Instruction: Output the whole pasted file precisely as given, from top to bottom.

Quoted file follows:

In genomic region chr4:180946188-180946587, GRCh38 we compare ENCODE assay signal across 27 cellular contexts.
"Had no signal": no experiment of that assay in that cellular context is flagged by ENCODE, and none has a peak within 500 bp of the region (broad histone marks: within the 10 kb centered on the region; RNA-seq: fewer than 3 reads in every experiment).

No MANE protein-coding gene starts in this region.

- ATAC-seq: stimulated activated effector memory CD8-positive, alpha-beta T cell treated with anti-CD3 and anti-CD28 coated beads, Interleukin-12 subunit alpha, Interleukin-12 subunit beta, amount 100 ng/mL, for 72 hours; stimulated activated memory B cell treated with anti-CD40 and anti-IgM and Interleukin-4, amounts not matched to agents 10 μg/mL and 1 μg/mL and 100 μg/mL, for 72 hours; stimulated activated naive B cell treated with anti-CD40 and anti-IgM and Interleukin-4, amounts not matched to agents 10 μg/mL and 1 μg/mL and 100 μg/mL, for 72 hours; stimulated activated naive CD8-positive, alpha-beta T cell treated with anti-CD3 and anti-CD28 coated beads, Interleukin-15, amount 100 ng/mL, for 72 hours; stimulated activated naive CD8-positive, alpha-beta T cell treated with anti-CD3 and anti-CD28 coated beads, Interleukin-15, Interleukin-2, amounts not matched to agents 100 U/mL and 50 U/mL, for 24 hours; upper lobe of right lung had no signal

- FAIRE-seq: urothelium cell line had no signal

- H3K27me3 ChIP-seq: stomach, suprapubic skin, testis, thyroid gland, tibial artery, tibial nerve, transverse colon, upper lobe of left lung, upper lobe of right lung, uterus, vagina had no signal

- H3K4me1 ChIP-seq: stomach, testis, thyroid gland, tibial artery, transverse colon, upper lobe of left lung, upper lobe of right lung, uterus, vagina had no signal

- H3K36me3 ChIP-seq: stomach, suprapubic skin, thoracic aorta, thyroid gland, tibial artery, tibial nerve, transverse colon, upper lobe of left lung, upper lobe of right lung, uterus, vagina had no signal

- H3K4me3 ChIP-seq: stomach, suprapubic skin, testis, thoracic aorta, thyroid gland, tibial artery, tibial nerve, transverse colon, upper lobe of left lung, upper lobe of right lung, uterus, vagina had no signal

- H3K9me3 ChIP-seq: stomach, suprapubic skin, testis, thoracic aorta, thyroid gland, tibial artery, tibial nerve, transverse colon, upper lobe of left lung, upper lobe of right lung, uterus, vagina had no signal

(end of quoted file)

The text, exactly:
In genomic region chr4:180946188-180946587, GRCh38 we compare ENCODE assay signal across 27 cellular contexts.
"Had no signal": no experiment of that assay in that cellular context is flagged by ENCODE, and none has a peak within 500 bp of the region (broad histone marks: within the 10 kb centered on the region; RNA-seq: fewer than 3 reads in every experiment).

No MANE protein-coding gene starts in this region.

- ATAC-seq: stimulated activated effector memory CD8-positive, alpha-beta T cell treated with anti-CD3 and anti-CD28 coated beads, Interleukin-12 subunit alpha, Interleukin-12 subunit beta, amount 100 ng/mL, for 72 hours; stimulated activated memory B cell treated with anti-CD40 and anti-IgM and Interleukin-4, amounts not matched to agents 10 μg/mL and 1 μg/mL and 100 μg/mL, for 72 hours; stimulated activated naive B cell treated with anti-CD40 and anti-IgM and Interleukin-4, amounts not matched to agents 10 μg/mL and 1 μg/mL and 100 μg/mL, for 72 hours; stimulated activated naive CD8-positive, alpha-beta T cell treated with anti-CD3 and anti-CD28 coated beads, Interleukin-15, amount 100 ng/mL, for 72 hours; stimulated activated naive CD8-positive, alpha-beta T cell treated with anti-CD3 and anti-CD28 coated beads, Interleukin-15, Interleukin-2, amounts not matched to agents 100 U/mL and 50 U/mL, for 24 hours; upper lobe of right lung had no signal

- FAIRE-seq: urothelium cell line had no signal

- H3K27me3 ChIP-seq: stomach, suprapubic skin, testis, thyroid gland, tibial artery, tibial nerve, transverse colon, upper lobe of left lung, upper lobe of right lung, uterus, vagina had no signal

- H3K4me1 ChIP-seq: stomach, testis, thyroid gland, tibial artery, transverse colon, upper lobe of left lung, upper lobe of right lung, uterus, vagina had no signal

- H3K36me3 ChIP-seq: stomach, suprapubic skin, thoracic aorta, thyroid gland, tibial artery, tibial nerve, transverse colon, upper lobe of left lung, upper lobe of right lung, uterus, vagina had no signal

- H3K4me3 ChIP-seq: stomach, suprapubic skin, testis, thoracic aorta, thyroid gland, tibial artery, tibial nerve, transverse colon, upper lobe of left lung, upper lobe of right lung, uterus, vagina had no signal

- H3K9me3 ChIP-seq: stomach, suprapubic skin, testis, thoracic aorta, thyroid gland, tibial artery, tibial nerve, transverse colon, upper lobe of left lung, upper lobe of right lung, uterus, vagina had no signal